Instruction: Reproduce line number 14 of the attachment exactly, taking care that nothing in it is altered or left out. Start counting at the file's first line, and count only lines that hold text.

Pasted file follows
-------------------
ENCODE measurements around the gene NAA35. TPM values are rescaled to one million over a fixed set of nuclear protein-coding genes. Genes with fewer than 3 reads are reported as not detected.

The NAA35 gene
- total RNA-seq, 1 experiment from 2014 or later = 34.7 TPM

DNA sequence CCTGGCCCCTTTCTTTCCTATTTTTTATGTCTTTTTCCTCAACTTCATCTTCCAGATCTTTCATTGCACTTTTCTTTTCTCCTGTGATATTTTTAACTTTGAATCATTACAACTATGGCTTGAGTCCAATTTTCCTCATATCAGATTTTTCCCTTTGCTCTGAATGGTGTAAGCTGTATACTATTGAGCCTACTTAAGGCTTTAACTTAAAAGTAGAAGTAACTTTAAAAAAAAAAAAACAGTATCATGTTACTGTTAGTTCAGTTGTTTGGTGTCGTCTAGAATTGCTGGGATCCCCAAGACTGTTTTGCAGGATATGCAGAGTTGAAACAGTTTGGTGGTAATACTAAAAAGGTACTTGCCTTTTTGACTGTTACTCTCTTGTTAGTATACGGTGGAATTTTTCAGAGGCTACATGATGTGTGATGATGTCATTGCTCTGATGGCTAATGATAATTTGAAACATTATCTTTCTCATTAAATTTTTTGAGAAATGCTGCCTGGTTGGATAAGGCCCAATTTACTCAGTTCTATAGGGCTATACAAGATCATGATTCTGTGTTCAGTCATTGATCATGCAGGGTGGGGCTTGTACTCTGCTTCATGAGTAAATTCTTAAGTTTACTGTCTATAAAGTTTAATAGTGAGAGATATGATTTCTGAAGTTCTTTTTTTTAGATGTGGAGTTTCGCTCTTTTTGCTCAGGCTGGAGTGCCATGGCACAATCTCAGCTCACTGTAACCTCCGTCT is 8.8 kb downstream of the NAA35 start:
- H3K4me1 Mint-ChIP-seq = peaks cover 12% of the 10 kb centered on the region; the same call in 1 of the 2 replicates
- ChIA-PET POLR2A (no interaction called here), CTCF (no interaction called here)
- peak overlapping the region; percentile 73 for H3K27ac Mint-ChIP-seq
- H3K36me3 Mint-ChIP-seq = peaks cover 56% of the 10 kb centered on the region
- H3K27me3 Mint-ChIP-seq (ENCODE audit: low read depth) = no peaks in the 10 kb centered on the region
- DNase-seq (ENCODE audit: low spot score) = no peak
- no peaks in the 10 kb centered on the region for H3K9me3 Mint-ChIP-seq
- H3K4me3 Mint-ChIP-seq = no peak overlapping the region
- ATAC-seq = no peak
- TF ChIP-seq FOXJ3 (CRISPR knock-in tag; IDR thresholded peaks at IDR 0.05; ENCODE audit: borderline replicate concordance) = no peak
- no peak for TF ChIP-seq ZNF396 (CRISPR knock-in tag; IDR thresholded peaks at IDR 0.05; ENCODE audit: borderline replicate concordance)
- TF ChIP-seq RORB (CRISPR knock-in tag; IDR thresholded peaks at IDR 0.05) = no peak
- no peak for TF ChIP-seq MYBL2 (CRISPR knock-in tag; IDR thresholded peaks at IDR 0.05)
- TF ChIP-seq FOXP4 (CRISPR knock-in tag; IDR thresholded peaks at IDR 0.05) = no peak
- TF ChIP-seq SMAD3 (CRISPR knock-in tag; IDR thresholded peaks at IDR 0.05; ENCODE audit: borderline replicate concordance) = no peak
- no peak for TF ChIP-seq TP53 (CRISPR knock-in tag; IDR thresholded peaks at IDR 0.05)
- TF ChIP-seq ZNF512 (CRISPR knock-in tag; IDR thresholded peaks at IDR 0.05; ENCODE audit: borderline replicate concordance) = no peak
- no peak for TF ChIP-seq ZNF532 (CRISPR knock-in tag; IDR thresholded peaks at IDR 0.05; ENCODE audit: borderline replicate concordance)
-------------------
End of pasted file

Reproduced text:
- TF ChIP-seq FOXJ3 (CRISPR knock-in tag; IDR thresholded peaks at IDR 0.05; ENCODE audit: borderline replicate concordance) = no peak